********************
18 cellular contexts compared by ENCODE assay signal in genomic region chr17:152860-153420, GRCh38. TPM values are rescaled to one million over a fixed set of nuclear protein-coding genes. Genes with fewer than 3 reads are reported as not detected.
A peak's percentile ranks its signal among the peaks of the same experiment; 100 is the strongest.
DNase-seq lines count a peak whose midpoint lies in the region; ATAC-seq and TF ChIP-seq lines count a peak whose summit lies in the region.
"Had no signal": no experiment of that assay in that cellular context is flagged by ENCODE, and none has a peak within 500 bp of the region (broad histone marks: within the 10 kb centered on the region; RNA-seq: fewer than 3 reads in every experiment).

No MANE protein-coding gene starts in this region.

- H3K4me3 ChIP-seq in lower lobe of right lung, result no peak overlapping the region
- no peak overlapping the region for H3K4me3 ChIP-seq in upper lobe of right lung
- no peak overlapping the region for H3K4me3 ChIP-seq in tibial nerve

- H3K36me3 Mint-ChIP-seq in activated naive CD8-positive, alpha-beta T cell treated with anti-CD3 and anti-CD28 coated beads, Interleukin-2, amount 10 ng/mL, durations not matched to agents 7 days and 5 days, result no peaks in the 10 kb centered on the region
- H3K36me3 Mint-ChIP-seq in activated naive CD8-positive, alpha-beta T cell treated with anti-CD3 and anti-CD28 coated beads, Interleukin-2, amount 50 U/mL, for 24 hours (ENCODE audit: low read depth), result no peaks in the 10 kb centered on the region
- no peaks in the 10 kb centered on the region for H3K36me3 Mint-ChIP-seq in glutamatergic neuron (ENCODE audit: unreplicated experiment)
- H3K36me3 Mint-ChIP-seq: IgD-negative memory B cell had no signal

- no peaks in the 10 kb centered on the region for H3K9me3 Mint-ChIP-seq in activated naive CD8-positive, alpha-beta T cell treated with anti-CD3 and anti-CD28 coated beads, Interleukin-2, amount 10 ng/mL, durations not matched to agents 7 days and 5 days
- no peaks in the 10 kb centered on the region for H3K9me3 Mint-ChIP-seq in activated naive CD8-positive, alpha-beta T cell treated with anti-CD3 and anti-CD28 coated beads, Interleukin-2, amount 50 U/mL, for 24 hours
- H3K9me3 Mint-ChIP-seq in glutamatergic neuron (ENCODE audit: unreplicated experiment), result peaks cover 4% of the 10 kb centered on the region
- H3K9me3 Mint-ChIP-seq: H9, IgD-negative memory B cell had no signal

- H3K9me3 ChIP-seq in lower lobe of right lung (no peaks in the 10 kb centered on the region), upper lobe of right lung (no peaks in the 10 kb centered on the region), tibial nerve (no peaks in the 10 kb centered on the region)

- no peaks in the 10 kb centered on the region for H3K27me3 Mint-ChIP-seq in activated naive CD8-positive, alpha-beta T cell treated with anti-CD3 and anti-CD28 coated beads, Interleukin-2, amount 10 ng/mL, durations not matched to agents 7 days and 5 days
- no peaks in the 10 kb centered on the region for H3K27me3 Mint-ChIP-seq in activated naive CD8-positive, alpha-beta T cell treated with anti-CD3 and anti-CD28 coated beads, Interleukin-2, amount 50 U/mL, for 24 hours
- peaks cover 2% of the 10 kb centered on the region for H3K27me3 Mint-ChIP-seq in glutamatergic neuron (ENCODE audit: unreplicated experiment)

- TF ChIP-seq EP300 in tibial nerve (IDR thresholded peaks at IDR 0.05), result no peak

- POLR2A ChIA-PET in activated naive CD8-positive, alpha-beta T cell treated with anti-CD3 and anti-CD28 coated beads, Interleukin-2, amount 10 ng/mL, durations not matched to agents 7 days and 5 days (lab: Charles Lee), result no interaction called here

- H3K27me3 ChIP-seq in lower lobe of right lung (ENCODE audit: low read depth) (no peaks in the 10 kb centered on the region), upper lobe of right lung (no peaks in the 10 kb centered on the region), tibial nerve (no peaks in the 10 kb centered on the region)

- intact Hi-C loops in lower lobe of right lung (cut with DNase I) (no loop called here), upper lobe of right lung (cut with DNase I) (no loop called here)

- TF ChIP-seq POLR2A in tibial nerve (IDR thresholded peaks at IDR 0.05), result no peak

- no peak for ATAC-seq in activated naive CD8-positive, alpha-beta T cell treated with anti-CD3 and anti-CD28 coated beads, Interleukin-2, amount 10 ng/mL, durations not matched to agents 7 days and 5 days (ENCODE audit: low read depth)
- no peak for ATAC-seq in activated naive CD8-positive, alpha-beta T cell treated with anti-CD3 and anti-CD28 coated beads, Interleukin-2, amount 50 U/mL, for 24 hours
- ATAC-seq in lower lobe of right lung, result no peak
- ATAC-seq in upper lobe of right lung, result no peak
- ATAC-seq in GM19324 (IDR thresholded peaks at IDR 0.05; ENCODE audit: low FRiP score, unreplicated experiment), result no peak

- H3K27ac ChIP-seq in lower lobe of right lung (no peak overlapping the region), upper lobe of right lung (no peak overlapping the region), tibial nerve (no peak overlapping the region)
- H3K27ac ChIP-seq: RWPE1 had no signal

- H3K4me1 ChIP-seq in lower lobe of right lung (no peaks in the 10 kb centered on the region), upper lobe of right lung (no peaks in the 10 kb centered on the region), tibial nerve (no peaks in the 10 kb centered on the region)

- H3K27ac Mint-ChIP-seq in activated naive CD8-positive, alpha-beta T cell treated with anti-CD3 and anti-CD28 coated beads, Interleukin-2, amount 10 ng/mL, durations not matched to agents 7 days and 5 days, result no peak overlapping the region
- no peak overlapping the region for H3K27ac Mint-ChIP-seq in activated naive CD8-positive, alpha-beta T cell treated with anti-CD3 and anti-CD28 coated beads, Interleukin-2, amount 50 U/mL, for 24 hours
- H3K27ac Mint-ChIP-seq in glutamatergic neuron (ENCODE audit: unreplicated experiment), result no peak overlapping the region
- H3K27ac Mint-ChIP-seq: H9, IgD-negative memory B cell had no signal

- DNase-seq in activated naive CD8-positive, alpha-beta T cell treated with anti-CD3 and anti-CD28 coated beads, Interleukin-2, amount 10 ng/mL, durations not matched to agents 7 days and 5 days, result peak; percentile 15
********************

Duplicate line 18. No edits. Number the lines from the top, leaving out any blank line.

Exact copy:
- no peaks in the 10 kb centered on the region for H3K27me3 Mint-ChIP-seq in activated naive CD8-positive, alpha-beta T cell treated with anti-CD3 and anti-CD28 coated beads, Interleukin-2, amount 10 ng/mL, durations not matched to agents 7 days and 5 days